Despite lingering uncertainties over the years, the climate change is globally viewed as an alarming threat to our sustainable development. That is why the print and electronic media are flooded with news of evils of climate change in different parts of the world. Dispelling the earlier doubts, the fourth assessment report of IPCC (2007) established a clear link between global warming and growing human activities. Although global warming is not a new phenomenon, it has been in place, since the life began on the planet Earth. Presence of greenhouse gases, like CO2, CH4, N2O and water vapor etc., provided essential warmth for years for our survival on the Earth by maintaining a salubrious temperature of + 15°C. This could be possible because these gases trap outgoing terrestrial radiations into the space and hence warm the Earth's surface.
Since the dawn of the industrial evolution of the mid-18th century, human activities have contributed significantly to rising concentrations of greenhouse gases in the atmosphere. Over the period of 1750-2000, CO2 atmospheric concentration has increased by 31%, CH4 by 151% andN2Oby 17%. Besides, other man-made greenhouse gases like HFCs, PFC and SF6 were also pushed into the atmosphere to further enhance the global warming process. Continued abundance of GHGs in the Earth's atmosphere due to accelerated anthropogenic activities perturbed the thermostatic balance of Earth and pushed the surface temperature by 0.6°C in the 20th century and is predicted to further increase the temperature in the range of 2.4-6.4°C by the end of 21st century in the high scenario as per report of IPCC (2007). This may have adverse impact on the agricultural productivity globally. Agriculture is highly sensitive to climate variability and weather extremes, such as droughts, floods and severe storms. Rising tropospheric O3 level, enhanced UV-B level due to depletion of stratospheric ozone layer, inundation of coastal areas due to thermal expansion of sea water and glacier melting are several concomitant factors which would also affect farm productivity at large. However, rising CO2 in the atmosphere is reported to benefit crop production through enhanced photosynthesis rate in C3 crops, provided water and nutrient supplies are not limiting.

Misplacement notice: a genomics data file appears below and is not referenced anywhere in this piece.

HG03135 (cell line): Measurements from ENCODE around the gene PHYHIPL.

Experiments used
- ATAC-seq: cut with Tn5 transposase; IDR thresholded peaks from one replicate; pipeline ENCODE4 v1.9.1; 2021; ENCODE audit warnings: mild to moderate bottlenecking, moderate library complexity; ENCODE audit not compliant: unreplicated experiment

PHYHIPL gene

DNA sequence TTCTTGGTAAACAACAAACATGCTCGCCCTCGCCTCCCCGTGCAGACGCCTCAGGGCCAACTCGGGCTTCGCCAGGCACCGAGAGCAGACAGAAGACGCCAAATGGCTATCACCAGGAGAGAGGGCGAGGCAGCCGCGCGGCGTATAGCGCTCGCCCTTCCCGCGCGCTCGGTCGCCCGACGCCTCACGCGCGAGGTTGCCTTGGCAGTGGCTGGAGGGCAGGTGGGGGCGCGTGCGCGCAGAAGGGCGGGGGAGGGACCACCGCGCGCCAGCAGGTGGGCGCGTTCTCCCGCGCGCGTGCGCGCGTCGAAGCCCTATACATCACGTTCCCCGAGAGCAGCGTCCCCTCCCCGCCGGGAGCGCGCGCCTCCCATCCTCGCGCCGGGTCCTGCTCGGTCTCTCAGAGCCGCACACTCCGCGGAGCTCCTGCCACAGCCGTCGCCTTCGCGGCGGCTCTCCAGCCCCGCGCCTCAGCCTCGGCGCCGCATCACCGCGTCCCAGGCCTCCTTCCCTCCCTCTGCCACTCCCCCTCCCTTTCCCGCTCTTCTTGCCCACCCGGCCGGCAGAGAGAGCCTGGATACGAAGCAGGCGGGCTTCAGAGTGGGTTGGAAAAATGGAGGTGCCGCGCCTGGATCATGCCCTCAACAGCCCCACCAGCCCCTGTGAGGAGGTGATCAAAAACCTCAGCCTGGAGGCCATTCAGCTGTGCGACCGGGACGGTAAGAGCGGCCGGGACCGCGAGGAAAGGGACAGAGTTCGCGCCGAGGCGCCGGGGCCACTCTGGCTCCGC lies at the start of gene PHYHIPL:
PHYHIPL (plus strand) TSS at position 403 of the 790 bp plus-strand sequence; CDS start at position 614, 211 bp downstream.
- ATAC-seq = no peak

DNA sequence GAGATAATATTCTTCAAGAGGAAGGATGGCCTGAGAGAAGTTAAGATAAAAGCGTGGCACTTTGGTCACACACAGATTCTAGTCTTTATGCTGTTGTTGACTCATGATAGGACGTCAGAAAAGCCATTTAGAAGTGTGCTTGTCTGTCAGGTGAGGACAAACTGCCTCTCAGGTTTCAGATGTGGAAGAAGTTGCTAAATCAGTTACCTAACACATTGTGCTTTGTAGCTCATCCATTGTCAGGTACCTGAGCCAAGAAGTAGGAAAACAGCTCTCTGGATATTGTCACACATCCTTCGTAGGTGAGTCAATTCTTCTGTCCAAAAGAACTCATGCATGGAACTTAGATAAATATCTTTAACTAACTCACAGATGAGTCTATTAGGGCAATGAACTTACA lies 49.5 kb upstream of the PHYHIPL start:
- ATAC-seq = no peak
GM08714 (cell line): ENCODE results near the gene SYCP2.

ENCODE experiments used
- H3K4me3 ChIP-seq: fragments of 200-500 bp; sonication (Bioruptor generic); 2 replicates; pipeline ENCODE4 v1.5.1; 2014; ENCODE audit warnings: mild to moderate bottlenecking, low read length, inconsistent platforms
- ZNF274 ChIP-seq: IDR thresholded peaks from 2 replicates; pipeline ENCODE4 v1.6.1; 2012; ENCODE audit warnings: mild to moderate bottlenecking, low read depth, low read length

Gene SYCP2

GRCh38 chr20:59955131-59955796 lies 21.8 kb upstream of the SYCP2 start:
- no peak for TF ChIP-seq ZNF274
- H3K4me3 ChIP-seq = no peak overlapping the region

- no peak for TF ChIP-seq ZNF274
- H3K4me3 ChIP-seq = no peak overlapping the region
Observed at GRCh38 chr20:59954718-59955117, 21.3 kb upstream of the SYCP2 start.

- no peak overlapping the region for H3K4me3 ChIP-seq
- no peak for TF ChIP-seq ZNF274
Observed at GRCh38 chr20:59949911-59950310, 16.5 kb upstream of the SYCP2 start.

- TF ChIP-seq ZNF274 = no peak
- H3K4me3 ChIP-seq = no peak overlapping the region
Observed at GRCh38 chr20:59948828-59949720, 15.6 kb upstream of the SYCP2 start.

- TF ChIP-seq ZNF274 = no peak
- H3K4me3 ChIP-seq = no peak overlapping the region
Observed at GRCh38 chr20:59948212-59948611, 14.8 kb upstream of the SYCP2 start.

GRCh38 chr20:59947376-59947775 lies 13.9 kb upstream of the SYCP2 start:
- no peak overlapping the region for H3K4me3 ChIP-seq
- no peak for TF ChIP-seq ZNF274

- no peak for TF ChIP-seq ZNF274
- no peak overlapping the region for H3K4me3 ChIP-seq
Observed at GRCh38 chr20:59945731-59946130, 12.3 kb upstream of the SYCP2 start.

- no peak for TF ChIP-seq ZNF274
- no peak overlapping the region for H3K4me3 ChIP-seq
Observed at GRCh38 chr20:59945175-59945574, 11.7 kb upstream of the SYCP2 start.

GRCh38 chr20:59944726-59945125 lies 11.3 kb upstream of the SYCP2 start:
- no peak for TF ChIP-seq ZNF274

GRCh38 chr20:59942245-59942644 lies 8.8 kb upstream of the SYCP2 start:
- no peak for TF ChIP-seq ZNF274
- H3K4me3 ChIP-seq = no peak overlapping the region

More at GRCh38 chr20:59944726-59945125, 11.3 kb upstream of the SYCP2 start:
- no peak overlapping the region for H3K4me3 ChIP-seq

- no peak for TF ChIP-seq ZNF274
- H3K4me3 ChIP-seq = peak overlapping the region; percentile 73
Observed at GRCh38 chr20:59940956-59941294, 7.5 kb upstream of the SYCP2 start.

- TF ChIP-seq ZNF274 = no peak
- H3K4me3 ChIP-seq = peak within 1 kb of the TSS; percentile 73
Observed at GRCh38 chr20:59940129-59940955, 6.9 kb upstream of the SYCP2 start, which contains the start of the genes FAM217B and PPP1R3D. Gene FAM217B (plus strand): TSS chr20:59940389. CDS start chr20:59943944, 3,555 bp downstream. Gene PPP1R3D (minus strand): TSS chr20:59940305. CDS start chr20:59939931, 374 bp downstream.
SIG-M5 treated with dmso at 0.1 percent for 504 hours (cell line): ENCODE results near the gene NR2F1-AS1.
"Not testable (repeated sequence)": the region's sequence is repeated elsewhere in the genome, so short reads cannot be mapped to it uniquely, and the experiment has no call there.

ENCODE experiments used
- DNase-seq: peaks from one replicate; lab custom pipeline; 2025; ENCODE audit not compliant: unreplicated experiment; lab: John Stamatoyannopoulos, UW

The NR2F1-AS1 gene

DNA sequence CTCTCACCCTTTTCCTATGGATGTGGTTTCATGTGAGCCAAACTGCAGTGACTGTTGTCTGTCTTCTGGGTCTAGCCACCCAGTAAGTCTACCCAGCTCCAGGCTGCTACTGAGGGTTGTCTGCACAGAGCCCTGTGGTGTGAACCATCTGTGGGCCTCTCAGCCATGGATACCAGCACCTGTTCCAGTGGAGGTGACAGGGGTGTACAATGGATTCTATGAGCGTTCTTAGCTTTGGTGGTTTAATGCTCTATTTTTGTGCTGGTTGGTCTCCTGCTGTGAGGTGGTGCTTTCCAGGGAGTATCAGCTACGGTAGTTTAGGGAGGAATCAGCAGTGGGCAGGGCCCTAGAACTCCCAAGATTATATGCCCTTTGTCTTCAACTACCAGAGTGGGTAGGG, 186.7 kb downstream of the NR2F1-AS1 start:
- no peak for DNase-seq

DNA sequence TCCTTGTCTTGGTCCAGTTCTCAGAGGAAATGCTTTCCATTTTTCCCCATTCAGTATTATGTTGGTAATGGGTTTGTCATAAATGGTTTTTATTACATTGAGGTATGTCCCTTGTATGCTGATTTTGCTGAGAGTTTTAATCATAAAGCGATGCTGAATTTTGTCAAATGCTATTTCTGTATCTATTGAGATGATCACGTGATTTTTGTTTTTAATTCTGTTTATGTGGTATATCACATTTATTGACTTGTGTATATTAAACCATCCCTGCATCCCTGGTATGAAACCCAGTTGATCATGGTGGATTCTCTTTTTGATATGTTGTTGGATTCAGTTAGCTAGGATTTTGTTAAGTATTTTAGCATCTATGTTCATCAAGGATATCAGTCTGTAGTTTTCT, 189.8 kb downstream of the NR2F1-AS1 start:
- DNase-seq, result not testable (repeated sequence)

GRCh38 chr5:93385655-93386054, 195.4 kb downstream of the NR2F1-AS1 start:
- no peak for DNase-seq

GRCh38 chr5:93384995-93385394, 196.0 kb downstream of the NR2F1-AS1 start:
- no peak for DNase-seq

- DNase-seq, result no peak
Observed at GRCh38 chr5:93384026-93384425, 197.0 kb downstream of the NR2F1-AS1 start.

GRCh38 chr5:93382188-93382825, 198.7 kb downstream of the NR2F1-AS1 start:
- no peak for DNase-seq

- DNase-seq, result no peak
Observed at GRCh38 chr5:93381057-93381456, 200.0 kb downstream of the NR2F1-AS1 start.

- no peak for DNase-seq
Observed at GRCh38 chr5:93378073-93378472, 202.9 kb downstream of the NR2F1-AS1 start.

Climate risk in the Asia/Pacific region may be ameliorated through two complementary strategies: adaptation and GHG mitigation. Adaptation options may include introduction of late maturing crop varieties or species, switching cropping sequences, sowing earlier, adjusting time of operations etc. A victim of climate change, agriculture can be also a potential source for one-fifth of anthropogenic emission of non-CO2 greenhouse gases like CH4 and N2O and contributes 20% to Earth's enhanced radiative forcing. The emission of these gases can be attenuated by adopting new farming technologies. Mitigation of specially N2O fluxes may also enhance N-use efficiency of the crop plants, leading to higher yields on one hand and on the other; it may check ground water contamination with nitrate. If such efforts are made on a global scale, they will at least postpone the danger of climate change for the time being.
The present edition was envisaged to compile the latest findings of researches carried out by the experts on the different aspects of climate change in relation to agriculture, both as source and victim. In this endeavor, I got overwhelming response of the scientists around the world and they contributed their articles enthusiastically for this volume. Hence, I feel pleasure in extending heart-felt thanks to all the authors. I would express my special gratitude to Dr. M.A.K. Khalil who not only contributed but also helped in reviewing of some chapters.
In addition, I would like to appreciate the multi-pronged services rendered by my own research scholars and staff, mainly Ms Sadhna Tiwari, Mrs. Babita Kumari, Mrs Ragini Singh, Dr. Larisha Tyagi and Sushil Kumar. Without their relentless efforts, this task could have not been completed as envisaged. Besides, Mr Dilip Chakraborty deserves special appreciation for his efforts and computer skills to put manuscript in the book format.
Lastly, I express my special thanks to my family members Mrs. Manorma Singh (wife), Mrs. Ragini Singh (daughter) and Pritish (son) for their patience, endurance and moral support during this period.
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